Good breathing and breath control when playing the saxophone is important for two reasons:
- Playing extended phrases without running out of breath
- Having good breath support from your lungs
The second of these is probably the most important as it can actually help your tone. It is a well established technique to keep your throat open while playing (an open throat is what happens when you yawn, as opposed to a closed throat which happens when you cough). This is important for singers as well as wind players as a large part of what shapes the sound is the physical dimensions of the inside of your mouth, throat and possibly lungs and nasal cavities. But being able to control the pressure of air in your lungs, while keeping your throat open, is not something people do naturally. Normally the air just rushes out unless you close your throat to stop that happening. The trick is to use a muscle underneath your lungs to control that natural tendency for the lungs to contract and expel the air all at once. This is the diaphragm.
But how do I control my diaphragm?
A good question, especially as it is a muscle most people are not even aware of, let alone know how to control. Instead of trying to, it’s much easier and more effective to visualise it as your abdomen. It isn’t, but it does seem to be connected and this is the best way I have found to communicate diaphragm control:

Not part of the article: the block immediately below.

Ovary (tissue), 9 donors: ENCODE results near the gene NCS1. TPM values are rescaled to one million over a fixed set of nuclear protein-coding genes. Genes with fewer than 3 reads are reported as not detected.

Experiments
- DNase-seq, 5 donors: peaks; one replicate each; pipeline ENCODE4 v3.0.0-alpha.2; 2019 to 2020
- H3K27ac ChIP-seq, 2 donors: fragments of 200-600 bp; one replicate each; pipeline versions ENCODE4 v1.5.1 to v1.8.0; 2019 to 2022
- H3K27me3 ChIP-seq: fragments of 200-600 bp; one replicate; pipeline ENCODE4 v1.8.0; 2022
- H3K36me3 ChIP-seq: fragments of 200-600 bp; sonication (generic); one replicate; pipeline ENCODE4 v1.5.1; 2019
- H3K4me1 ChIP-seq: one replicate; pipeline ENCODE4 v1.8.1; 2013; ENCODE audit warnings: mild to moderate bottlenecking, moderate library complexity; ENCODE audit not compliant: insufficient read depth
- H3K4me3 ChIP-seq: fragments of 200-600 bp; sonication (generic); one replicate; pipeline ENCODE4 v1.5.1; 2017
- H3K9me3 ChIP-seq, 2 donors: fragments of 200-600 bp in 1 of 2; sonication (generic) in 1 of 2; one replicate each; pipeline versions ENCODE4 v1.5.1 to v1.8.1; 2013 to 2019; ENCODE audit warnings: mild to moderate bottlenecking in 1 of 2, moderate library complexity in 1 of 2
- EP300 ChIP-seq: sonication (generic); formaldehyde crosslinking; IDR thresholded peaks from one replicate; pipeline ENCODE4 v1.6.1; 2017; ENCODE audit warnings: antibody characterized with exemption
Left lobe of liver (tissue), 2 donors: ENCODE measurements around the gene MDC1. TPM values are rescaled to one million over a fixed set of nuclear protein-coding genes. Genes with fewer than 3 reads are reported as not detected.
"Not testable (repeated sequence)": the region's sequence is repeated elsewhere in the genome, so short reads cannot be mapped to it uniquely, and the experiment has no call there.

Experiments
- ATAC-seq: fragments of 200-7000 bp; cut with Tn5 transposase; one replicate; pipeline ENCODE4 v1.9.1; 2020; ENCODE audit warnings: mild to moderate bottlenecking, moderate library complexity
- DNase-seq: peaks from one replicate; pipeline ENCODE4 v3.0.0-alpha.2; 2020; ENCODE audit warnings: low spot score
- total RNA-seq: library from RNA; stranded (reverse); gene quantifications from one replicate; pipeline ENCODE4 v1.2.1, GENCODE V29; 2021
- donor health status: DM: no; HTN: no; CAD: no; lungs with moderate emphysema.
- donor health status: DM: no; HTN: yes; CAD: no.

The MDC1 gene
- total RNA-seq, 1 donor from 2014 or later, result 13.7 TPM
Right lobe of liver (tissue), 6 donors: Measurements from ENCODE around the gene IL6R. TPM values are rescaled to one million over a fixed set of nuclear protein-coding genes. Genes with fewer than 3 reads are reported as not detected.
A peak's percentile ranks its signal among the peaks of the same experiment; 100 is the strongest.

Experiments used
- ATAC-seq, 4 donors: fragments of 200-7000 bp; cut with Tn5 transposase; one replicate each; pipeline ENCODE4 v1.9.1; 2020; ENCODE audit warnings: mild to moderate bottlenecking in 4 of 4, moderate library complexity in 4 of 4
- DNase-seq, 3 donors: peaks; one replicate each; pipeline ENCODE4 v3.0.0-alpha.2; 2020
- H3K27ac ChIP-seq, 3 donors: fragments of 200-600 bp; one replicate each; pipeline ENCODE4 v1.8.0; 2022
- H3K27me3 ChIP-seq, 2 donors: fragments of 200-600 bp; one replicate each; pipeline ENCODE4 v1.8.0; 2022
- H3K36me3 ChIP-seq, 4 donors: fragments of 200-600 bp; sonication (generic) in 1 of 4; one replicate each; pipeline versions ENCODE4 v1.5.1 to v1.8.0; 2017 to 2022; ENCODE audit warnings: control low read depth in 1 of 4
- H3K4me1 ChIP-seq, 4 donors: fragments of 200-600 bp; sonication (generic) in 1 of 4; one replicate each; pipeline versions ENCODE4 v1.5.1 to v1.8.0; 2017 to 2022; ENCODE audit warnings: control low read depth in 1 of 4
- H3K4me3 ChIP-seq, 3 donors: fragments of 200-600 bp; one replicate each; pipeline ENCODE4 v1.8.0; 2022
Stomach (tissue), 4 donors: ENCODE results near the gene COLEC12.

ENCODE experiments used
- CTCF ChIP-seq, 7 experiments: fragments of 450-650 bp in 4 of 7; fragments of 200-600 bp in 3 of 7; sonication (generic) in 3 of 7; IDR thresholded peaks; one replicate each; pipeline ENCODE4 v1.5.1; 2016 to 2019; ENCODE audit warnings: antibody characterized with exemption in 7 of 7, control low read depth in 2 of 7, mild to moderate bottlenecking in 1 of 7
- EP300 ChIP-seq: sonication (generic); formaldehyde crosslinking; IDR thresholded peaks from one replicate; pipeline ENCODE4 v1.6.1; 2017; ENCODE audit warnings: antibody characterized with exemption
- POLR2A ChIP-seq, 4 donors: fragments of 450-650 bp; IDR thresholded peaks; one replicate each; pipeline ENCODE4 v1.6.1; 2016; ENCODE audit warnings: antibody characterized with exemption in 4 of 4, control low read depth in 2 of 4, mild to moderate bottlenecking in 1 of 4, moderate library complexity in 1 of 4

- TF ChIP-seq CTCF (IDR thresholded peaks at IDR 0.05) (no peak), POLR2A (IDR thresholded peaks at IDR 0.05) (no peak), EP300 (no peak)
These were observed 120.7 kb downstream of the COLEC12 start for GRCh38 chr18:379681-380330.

Imagine the way you would tense your muscles when somebody is about to punch you in the stomach and aim towards this kind of control as you push your abdomen out while breathing in. This is not something you can learn overnight, especially after a lifetime of shallow breathing into the top of the lungs (which is how most people breathe). Diaphragm breathing forces you to use the lower part of the lungs as well as the upper part so gives you a much bigger lung capacity and control. A great way to practise it is to try yoga breathing.
I have also outlined below 3 daily breathing exercises which were practised by the great saxophonist Sonny Rollins. These will help expand your lungs and your diaphragm control. I have noticed that these exercises will also build up the muscles around the chest and shoulder blades.
3 Daily Breathing Exercises
Each of these will help develop and expand a different part of your lungs and ribcage.
Frontal Expansion (Vertical)
Start this standing up with a straight back, arms by your side
- Keeping the arms straight, raise them smoothly forwards while breathing in, until they are vertically above your head.
- Hold your breath for a second or two without closing your throat
- Lower the arms smoothly while exhaling until they are back by your sides
You can combine this with the yoga breathing exercise, expanding the abdomen, chest and shoulders in that order. More exercises in Taming The Saxophone Vol 1 – Tone Without Tears